Cheers!

 

No eye contact.

By no means do I consider myself an expert on street photography – but as many of you have realised by now, this is what I mainly shoot. I shoot daily, at least on my way to work and back again, so its become second nature to have my camera at the ready, and with the new and super responsive X-Pro 2 I am getting more and more shots that are ‘keepers’.

I’m not saying the previous generations aren’t suitable for street – they most definitely are – I am saying the advances, especially in AF, made in the later models have made shooting that little more ‘sure’ and flexible.

One of the keys to good street photography is, amongst many things, being able to predict the shot. Like a good motor cyclist, one needs to be able to see ‘what happens next’ before it actually happens. And by this, I mean looking ahead 20-30 feet at your next potential capture – having time to prepare, most importantly – and making good on this prep by getting the shot.

Case in point:

As alluded to in previous posts, I have no issues taking images of the homeless. I don’t shoot them because they’re an easy target (they most certainly are not anyway) I shoot because this is a growing issue in London, an important one to discuss, and I wont pretend it doesn’t exist just because a few dissenters find it uncomfortable to see. Fuck that. A camera records the truth. Its what it was made for – moments of truth. Amen. If you don’t like it, ask McCullin, and walk away…

I spotted the legs of this ‘moment of truth’ as I was taking my daily walk up Regent Street. He’s a regular that beds for the night outside ‘Superdry’ (ironically, I tagged the brand on this shot for Instagram, and they ‘liked’ it…odd.) and at the same time every morning he’s on his first fag of the day, and polishing off a quart of milk. I’ve tried talking to him before, and he’s not receptive to chit-chat, but he’s an interesting character all the same and I wanted to record the first moments of his day.

So, from 30 or so feet down the street, when I first spotted he was awake, I lowered my camera to just above the waist (in vertical position), ensuring it was as level as possible (this is incredibly hard actually, and I’m still no good at it after all this time and still use the rotate tool in L/R) and nonchalantly walked past, clicking as I reached the shop doorway. You can see my reflection – I didn’t even turn my head, as that would’ve gotten a reaction that wasn’t natural, and would likely have pissed him off, understandably.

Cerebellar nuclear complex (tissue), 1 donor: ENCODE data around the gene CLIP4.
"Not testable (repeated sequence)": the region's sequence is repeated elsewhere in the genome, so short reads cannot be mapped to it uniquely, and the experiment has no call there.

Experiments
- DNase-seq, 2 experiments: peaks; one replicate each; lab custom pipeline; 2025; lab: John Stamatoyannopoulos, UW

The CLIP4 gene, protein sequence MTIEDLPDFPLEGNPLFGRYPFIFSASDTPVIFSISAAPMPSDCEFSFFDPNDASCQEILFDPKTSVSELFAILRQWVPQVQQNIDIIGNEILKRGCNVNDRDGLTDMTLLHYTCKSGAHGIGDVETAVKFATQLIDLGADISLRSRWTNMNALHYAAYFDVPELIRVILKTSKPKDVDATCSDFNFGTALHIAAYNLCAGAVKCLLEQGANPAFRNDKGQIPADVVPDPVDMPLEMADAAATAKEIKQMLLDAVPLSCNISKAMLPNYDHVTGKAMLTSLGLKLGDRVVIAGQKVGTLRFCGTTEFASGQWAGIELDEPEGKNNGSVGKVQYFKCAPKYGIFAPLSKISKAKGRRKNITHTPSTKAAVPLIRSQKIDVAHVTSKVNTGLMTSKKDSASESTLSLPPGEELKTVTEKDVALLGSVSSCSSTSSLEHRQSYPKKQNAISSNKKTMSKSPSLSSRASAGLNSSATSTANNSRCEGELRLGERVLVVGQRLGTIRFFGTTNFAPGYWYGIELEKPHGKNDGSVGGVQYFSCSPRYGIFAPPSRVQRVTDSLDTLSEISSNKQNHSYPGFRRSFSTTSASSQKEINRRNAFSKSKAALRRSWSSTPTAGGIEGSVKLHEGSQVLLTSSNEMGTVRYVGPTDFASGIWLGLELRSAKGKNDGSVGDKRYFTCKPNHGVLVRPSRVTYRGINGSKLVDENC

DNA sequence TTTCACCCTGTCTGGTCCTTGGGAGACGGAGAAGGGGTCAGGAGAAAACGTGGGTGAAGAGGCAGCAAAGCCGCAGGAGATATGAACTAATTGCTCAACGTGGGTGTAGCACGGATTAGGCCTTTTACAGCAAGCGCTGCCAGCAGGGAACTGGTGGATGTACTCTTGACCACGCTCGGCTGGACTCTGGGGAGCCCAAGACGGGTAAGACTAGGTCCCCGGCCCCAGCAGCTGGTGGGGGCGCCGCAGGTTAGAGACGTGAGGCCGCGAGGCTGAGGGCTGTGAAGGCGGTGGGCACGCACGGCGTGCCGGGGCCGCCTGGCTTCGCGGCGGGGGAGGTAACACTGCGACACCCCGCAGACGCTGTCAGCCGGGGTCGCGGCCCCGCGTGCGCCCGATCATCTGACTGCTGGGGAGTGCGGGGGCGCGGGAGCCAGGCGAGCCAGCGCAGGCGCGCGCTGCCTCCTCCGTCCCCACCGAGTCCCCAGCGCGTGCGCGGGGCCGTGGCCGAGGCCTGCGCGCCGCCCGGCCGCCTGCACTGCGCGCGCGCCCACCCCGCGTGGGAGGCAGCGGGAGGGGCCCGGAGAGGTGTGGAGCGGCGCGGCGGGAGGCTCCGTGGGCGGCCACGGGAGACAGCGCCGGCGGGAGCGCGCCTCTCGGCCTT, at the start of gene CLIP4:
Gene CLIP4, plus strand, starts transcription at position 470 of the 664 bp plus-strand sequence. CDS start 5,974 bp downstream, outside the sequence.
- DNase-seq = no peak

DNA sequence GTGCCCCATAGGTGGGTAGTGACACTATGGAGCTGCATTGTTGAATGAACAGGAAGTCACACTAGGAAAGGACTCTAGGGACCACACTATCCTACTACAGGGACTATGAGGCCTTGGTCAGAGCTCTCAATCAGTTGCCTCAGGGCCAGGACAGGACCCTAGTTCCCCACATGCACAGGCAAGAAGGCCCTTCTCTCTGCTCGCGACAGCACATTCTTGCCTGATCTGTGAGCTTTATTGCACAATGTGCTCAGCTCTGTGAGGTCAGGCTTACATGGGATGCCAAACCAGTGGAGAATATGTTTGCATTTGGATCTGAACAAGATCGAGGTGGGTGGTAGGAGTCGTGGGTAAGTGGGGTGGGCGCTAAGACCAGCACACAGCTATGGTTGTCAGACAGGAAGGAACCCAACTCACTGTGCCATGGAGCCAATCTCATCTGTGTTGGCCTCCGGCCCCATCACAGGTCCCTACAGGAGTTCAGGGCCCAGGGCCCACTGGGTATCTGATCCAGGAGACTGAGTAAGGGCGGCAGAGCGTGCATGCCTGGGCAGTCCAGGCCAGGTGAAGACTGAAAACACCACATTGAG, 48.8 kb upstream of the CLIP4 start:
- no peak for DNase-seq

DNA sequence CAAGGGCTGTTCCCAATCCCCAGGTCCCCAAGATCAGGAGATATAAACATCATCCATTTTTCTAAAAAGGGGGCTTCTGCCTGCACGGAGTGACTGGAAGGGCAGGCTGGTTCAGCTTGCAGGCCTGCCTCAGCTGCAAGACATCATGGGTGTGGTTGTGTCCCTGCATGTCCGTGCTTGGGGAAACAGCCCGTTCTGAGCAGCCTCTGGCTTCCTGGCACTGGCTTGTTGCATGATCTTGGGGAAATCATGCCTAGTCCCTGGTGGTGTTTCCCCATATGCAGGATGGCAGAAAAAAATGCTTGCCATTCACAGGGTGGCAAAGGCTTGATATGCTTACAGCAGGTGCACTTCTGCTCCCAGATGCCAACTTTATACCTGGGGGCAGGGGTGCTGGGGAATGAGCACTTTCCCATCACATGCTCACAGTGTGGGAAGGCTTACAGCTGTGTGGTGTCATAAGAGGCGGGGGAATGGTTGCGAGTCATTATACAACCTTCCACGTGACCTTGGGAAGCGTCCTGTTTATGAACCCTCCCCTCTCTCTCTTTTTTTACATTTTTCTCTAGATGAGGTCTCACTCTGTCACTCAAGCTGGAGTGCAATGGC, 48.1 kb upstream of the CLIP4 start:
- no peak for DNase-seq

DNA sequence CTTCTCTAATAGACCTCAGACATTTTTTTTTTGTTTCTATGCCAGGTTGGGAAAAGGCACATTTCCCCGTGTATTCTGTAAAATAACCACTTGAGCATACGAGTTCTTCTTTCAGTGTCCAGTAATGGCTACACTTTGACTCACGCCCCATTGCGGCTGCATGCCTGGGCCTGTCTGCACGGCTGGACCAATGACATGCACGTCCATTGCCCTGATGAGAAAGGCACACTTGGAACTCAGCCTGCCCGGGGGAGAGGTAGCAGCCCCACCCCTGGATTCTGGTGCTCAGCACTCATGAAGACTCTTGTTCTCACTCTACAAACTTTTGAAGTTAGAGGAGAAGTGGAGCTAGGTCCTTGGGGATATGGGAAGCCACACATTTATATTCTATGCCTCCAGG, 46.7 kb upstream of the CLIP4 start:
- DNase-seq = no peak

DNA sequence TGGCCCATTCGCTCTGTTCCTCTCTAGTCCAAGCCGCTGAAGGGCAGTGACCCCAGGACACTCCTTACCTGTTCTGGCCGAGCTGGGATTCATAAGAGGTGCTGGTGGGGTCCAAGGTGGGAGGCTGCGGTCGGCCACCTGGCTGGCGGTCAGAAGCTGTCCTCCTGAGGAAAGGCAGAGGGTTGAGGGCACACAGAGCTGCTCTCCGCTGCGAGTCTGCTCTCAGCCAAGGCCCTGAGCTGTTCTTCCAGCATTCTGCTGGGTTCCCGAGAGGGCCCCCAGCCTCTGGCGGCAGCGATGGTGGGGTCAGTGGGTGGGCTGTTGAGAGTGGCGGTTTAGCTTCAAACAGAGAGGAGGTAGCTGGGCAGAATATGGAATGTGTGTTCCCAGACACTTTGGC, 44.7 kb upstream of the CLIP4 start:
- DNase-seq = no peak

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Its not 100% sharp, I know that. But its a capture I really like – and highlights how lucky I am, how blessed WE are and how empathy, kindness and a little generosity can make a difference to someones day. Believe it or not, this is a mutual exchange. Yes, I got my shot on this occasion, but on others he gets a cuppa, or a few quid or sometimes just a ‘Good Morning’.

Pretend he’s not there? Not me, pal.

(please visit my Instagram: ‘capitalfaces’ –  Cheers!)

 

Regent Street….

…is the street on which I work. I like it – its like Oxford St, but posher. And by that I mean LOADS of shops selling luxury goods rather than LOADS of shops selling sports clothes and tat.

I walk up from Piccadilly Circus as its less packed than Oxford Circus – and its a nice walk, especially when the sun is out. Its fairly quiet, but I’ll normally see some characters. I’ve taken to using my XE2 for daily use – its faster than my X-Pro 1, and smaller than my X-Pro 2, and with the XF18 bolted on it makes a nice and snappy carry camera rig.

So here’s a few from my daily walk up Regent Street. Its sure to end being a huge collection, as I do this walk every day…

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As ever, thanks for reading. I’ll be updating every month or so now – I have so few readers on here – but if you want to see more of my work you can always drop by my instagram, also called capitalfaces…..would be great to see you.

Stay well!🙂

 

Chestshooting….

Forgive me for not writing much on here in a while – I have been shooting, a lot, and becoming more intimately involved with the X-Pro 2. I shall write up my additional findings at a later date – and thanks, so much, for the kind words on my original review – but in the meantime, I have discovered a new way (for me) to shoot street. I call it ‘chestshooting’….let me explain.

Ever since the dawn of street photography, people have been looking for more and more discrete ways to attain true candid and intimate shots of individuals who don’t know they’re being shot. This is, I believe, the essence of genuine street photography. Of course, if you’re Bruce Gilden (or aspire to be), and you don’t have a problem with shoving your camera in someone’s face and firing a flash from 2ft away – well, fill your boots. I happen to appreciate Bruce’s work (as I do Eric Kim’s and Charlie Kirk’s) but I also know that this confrontational style is not for me. I have no wish in imparting a negative impact on somebody’s day via the trivial act of taking their photograph. It just doesn’t seem cool.